Signpost (Weber, Utah), 2007-09-071
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I ' 1 I A: :U Wiii?iut State University Creating Demolition See page 4 TTPlVriD) H .j;liiV ci!l,',!:)d; .-Aim OST rikdz Odd mrmnnnrnKo tmd V. Vi VmT l-l U WJJ As rent goes down, occupancy reaches highest in five years By Bree Ann Hoffman sr. news reporter The Signpost Many Weber State students are finding that on-campus housing has a lot of things to offer. The convenience of living only a few minutes from campus, having your meals planned for you, and the recent decrease in housing costs have led to a waiting list for campus housing. "You don't need a vehicle and it's a decent price," said freshman student and Promontory Tower resident Kyle Debungie. Debungie said that the pros outweigh the cons but that drawbacks to campus housing do exist. "The cafeteria is really expensive." Debungie is not the only student who dislikes having to eat on campus. Blake Niflis, a freshman student who also lives in Promontory Tower said he dislikes the distance between his dorm and the Gallery. He also said open later. "You have "We are completely full at University Village and Promontory Tower and we have about five girls waiting to move in... he wishes it was to go to the Gallery to get food, and it closes at 5:30." Despite the negative aspects, more students have chosen to live on-campusthis semester than there have been in the past four years. "We are completely full at University Village and Promontory Tower," said Wendy Craggs, the marketing director Wendy Craggs, Marketing Director, WSU Housing for WSU housing, "and we have about five girls waiting to move into Promontory Tower or University Village." Craggs said that a waiting list is an unusual occurrence. "It's the first year in about five years," she said. Craggs said the increase is partly due to lower rent prices and the convenience of living on campus. Brittney Bateman, an office manager for campus housing, said she believes that the dorms are not only reasonably priced and convenient, but also provide opportunities to meet friends. "It's a really good deal," Bateman said. Bateman's feelings appear to be common among residents. "I'm from out of state," Niflis said. "I don't have a car. The shuttle is close or I can walk to class. It's close, and you get to meet a lot of people since we live close. It's nice for me because I don't have a roommate," Niflis said. Promontory Tower is located at the south end of campus. University Village is on 4600 South, which is five blocks south of campus. . WSU offers shuttle service to and from University Village, which is free to all students. Comment on this story at wsusignpost.com r Left: Gareth Turner plays guitar and sings during open mic night at Promontory Tower. The event was one of several activities organized to facilitate social interaction for dormitory residents. Campus Housing Student Numbers 2007 2006 re Right: demand for on-... campus housing has . dramatically increased since last year. Campus Housing administration says the increase has occurred partly due to a decrease in the cost of rent. 2005 2004 155 110 Promontory Tower S University Village 200 400 600 Number of Students 800 PHOTO BY BRICE KELSCH THE SIGNPOST I Stydent Men-TradlBtioinia Ceimteir offers stress relief By Deborah Ramsay sr. news reporter The Signpost The old rhyme: school has begun, no more laughing, no more fun; must have been talking about college. For many university students, the unfamiliarity of college life causes stress. Everyone is unique, but each person needs a feeling of personalsecurityacceptance, comfort and support. Toss in college factors like trying to find parking, roommates, paying for textbooks and finding a class among thousands of strangers and it's easy to forget to enjoy the experience. Somethingsaboutbeingat a university can't be changed. "You can't stop the waves," said Dr. Craig Oreshnick, counseling psychologist at Weber State University. "But you can learn to surf." A dozen students showed up to the free non-traditional student lecture given by Oreshnik to learn to better manage time, recognize stress signals and offer stress management techniques. Oreshnick asked students, "Why are you here?" The possible answers were: A) To get an education B) To get a degree or C) Both. To make all the hours of studying, money spent and sacrifices worth it, the answer is both, said Oreshnick. Oreshnick, a former ski instructor, gave an analogy of a skier trying to navigate down the slope. To get to the bottom safely, constant shifts and changes are required to stay balanced. Student life is the same he said. "How do you stay balanced?" asked Oreshnick. The answer varies for each student. The wellness concept offers five areas of concentration to try to balance in life: physical, emotional, intellectual, social and spiritual. If you start "skimming" any of the areas you will begin to have a problem explained Oreshnick. A walk around campus reveals students are feeling stressed whether they're freshman or seniors. "People don't know how to react to me," said David Fowler, a senior majoring in Electronics Engineering Technology, who uses a wheelchair. "They're afraid." Just trying to get into the classrooms for his classes is stressful for Fowler. He has to See Stress page 5 -'-0 7 r : f I; I ..... it . . j . HMUlUb HI MACKlNZIt HUNTER I IHt SIGNPOST Above: WSU counseling psychologist for Craig Oreshnick speaks to students during a lecture sponsored by thenon-traditional student center, on how to manage stress. Left: Moises Leon concentrates on a handout given to students at the free lecture on stress management Thursday. ws U chosen to host 2010 conference Undergraduate research activities catch the attention of national organization By Becky Rigby correspondent The Signpost Weber State University was chosen to host the Council on Undergraduate Research National Conference in 2010. Many schools all over the nation placed bids to hold the conference and Weber came out on top. The selection process includes a 10-page bid that is broken down into five sections: facilities, meals, housing, activities, and miscellaneous. After Weber confirmed its ability to meet the needs of the conference, it proved to be the best option for the 2010 conference. "Over the past five years WSU faculty, staff and administrators have worked very hard to build a successful undergraduate research program," said John Cavitt, director of the Office of Undergraduate Research. "We are becoming well-known as an institution with a strong emphasis on undergraduate research." Cavitt said this likely played into die selection process. The Council on Undergraduate Research (CUR) was established in 1978 and holds conferences every two years. Weber's current CUR councilors are Lauren Fowler, Brenda Kowalewski and Chris Millard. This conference brings together faculty, administrators, policy makers, representatives of funding agencies and other stakeholders with an interest in doing and promoting undergraduate research. While students can participate, this is specifically designed for faculty and administrators at the college level. "Weber State is well-known among primarily undergraduate institutions for its excellence in undergraduate research," Fowler said. "This will bring national attention to Weber State, and faculty from many other institutions will be visiting us and learning all about Weber State." She further explained that it also increases the student's chances for getting into graduate school. Nate Hadley, a junior majoring in psychology, is participating in the research as part of a National Science Foundation grant. "I think that the undergraduate research program that I participated in was extremely beneficial in allowing me a venue to practice the principles that I have been learning here at Weber State," Hadley said. "It has also given me a boost in feeling confident enough to do further research." There are approximately 100 students receiving funding for undergraduate See CUR page 5 News in Brief Taylor appointed to administrative position Carla Taylor, Weber State University head women's basketball coach, has been selected for the position of Senior Women's Administrator for WSU Athletics. Taylor's responsibilities within the position will include: advising university administration and athletics department on gender-equity issues, participating in Big Sky Conference committees as a representative ofWSU, and being an advocate for WSU's women's sports teams. Taylor will remain head women's basketball coach in addition to her new responsibilities. Taylor has been involved in WSU athletics on and off since 1980 when she participated as a student-athlete in both basketball and track-and-field. During her time on the basketball team she was twice named team captain. Taylor has coached the WSU women's basketball team since 1988. She currently holds the second place record for most wins in Big Sky Conference women's basketball history with 270 victories. Farewell luncheon to he held for WRC coordinator A farewell luncheon for Wilderness Recreation Coordinator Kurt Hanniger will be held Sept. 13 at the Lindquist Alumni Center. Hanniger has been the WRC coordinator for four years and is leaving to pursue a career in nursing. University of Idaho graduate Daniel Turner has been selected as the new WRC coordinator. He will take over on Sept. 14, Hanniger's last day. The event will begin at 1:00 p.m. and end at 3:00 p.m. Light refreshments will be served. Companies gather for Career Expo Career Expo 2007, sponsored by the Utah Department of Workforce Services will be held Friday Sept. 7, and Saturday Sept. 8 from 10 a.m. till 4 p.m. both days. More than 89 employers will be present at the event including: American Express, Ameritech College, Atria Healthcare, Bonneville Machinery, Brighton Gardens, Deluxe Corp, Discover Card, Farmers Insurance, Fidelity Investments, Flying J, Granger Medical, H&R Block, Healthcare Insight, Henry Schein Practice, Honeywell, IKEA, Ingenix, Intercontinental Hotels, Kennecott Copper, Marriott Vacation Club, Mass Mutual, McKesson, Media One Utah, Memorial Mortuaries, Mona Vie, Mustang Development, OC Tanner, O'Currance, Park City Transportation, Praxair, Preferred Real Estate, Radisson Downtown, Securitas USA, Senior Solutions, Skywest, Sorenson Communications, SOS Staffing, Sports Chalet, Spring Communications, Steelco, Stevens-IIenager, Swift Transporation, Taylor, Bean & Whitaker, Teleperformance, Tesoro, TMP - CPS Security, United Parcel Service, US Magnesium, Utah Transit Authority, Verizon Wireless, Vertis Communication, Wells Fargo, Xango, Zoltek Corporations, as well as various government agencies. Workshops on resume building, interviewing strategies and other career-related topics will be offered free of charge.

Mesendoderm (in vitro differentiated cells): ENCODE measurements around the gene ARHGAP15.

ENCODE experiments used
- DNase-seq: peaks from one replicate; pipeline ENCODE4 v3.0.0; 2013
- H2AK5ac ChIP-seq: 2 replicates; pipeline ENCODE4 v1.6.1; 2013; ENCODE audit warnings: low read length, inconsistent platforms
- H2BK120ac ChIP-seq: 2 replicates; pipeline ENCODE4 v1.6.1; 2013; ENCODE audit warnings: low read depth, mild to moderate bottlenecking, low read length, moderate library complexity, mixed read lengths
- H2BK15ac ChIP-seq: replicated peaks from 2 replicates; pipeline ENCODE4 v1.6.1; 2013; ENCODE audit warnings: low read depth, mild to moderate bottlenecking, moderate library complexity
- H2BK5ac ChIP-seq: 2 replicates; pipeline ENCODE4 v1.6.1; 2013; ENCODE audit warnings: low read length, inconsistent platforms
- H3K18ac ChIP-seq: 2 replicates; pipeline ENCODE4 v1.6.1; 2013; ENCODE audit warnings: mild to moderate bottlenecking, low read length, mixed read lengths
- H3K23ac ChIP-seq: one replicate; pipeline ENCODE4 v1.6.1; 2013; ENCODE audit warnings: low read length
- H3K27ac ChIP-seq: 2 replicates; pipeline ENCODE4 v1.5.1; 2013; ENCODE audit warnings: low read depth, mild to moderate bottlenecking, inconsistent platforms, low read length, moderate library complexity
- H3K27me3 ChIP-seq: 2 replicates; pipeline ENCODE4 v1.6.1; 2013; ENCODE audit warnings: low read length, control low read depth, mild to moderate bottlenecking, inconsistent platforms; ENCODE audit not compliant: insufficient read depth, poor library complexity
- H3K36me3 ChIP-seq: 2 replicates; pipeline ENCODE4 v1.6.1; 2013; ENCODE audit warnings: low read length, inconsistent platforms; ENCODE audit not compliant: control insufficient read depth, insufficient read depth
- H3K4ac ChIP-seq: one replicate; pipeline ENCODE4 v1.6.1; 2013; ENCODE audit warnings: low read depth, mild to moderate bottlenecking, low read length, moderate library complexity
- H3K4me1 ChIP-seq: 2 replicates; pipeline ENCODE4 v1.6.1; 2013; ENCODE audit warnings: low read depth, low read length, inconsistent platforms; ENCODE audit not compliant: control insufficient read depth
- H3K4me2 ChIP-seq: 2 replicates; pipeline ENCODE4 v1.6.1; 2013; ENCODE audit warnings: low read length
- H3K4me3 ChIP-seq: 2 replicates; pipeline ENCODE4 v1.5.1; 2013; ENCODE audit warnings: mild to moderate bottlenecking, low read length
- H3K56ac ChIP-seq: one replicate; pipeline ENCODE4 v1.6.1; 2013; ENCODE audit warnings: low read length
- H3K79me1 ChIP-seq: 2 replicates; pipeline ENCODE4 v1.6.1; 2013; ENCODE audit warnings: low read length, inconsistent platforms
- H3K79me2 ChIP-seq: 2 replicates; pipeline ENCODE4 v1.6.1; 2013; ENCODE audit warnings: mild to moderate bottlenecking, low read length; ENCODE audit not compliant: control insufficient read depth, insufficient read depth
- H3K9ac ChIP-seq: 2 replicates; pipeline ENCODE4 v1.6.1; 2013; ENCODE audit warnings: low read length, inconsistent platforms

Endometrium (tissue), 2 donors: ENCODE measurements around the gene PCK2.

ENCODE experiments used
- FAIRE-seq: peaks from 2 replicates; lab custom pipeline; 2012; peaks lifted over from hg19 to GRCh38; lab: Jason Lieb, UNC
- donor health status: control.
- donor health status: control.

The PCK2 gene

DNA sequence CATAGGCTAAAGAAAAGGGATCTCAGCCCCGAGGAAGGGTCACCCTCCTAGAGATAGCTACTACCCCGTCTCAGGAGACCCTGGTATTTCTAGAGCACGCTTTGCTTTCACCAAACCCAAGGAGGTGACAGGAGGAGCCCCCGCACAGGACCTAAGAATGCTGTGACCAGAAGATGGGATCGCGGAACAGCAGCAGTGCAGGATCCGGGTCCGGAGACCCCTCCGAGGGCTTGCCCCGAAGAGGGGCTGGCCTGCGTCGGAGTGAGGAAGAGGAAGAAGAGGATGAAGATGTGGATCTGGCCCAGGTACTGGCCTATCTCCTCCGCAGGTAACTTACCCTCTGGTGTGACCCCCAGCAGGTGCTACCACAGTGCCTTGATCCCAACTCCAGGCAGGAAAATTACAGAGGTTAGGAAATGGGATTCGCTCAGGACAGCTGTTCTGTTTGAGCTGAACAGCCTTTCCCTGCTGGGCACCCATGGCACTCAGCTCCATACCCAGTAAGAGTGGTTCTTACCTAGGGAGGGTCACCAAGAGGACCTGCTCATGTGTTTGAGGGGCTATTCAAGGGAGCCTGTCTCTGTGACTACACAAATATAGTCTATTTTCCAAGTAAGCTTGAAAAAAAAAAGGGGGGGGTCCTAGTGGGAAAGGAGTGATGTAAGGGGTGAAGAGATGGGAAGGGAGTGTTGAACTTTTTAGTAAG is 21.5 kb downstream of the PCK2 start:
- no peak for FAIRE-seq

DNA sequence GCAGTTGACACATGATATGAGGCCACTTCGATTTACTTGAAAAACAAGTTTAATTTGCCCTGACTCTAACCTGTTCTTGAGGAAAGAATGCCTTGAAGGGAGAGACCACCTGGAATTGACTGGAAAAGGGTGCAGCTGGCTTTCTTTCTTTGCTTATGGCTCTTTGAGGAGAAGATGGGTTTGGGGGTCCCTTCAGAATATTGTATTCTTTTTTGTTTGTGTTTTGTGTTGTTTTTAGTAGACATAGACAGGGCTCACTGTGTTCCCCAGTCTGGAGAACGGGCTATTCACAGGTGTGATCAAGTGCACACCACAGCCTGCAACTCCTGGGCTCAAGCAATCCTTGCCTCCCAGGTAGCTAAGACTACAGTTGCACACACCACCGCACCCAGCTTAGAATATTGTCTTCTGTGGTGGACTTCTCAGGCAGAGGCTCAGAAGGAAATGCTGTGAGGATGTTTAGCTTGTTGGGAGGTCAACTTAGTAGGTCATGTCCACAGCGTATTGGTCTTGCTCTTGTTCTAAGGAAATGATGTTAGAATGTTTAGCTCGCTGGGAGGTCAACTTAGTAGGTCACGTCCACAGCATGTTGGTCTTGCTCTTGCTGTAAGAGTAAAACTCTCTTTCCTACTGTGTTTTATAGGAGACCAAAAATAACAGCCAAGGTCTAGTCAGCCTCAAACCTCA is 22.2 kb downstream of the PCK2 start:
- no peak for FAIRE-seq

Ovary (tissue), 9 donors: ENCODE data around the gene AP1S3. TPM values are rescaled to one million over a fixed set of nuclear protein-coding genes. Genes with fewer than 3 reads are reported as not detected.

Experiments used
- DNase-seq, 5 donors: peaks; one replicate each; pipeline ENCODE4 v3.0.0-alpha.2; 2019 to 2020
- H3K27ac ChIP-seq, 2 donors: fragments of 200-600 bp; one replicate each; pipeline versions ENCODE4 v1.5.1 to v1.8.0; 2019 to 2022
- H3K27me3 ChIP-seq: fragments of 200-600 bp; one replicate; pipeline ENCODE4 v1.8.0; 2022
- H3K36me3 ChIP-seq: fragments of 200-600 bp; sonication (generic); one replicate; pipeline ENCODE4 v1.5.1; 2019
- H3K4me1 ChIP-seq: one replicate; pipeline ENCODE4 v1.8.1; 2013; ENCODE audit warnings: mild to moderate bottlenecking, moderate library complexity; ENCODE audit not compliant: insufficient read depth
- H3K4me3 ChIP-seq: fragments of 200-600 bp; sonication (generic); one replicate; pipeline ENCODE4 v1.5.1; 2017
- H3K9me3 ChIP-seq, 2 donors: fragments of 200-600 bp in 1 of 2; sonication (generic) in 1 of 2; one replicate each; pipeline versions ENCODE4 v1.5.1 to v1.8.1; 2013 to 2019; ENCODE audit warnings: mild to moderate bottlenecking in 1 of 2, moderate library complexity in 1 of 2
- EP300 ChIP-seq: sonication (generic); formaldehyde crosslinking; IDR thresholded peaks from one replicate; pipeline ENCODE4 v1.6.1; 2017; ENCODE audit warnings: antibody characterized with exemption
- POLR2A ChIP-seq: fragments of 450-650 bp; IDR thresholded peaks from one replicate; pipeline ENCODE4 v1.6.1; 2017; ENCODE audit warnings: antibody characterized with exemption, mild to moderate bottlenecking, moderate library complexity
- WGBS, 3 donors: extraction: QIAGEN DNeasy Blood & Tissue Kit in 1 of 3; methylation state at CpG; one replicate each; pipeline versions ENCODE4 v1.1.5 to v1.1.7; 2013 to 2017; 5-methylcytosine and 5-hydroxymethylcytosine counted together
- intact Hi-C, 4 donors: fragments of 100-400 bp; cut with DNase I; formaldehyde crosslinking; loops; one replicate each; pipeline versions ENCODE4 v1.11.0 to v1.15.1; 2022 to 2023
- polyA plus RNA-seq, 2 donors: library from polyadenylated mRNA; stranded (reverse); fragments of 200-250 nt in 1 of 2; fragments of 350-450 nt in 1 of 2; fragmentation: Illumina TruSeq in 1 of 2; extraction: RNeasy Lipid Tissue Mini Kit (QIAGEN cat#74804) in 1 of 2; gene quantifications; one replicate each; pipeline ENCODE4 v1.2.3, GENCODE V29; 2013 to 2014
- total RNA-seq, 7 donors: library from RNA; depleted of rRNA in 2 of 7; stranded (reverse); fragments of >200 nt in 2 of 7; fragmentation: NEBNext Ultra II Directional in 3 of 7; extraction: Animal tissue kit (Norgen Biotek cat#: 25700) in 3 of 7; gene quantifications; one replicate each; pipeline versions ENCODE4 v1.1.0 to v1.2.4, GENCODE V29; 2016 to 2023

|Title||Signpost (Weber, Utah), 2007-09-07, Vol. 73, No. 13|
|Creator||Weber State University|
|Contributors||Associated Students of Weber State University; A generous grant from the Utah State Library and the Institute of Museum and Library Services.|
|Description||Weber's current student newspaper, the Signpost, first appeared on September 29, 1937. For two years prior to that time, campus news was disseminated via announcements posted on a bulletin board known as the "Signpost". As a result, the masthead of the first issue of the paper itself featured a rudimentary wooden sign with the title spelled out in rustic-looking letters. Over the years the paper has been published continuously, though the look, size and style has changed several times.|
|Subject||College student newspapers and periodicals; Weber State University|
|Publisher Digital||Stewart Library, Weber State University|
|Source||University Archives LD5893.W55 S5, Stewart Library, Weber State University|
|Rights Management||Public Domain. Courtesy of University Archives, Stewart Library, Weber State University.|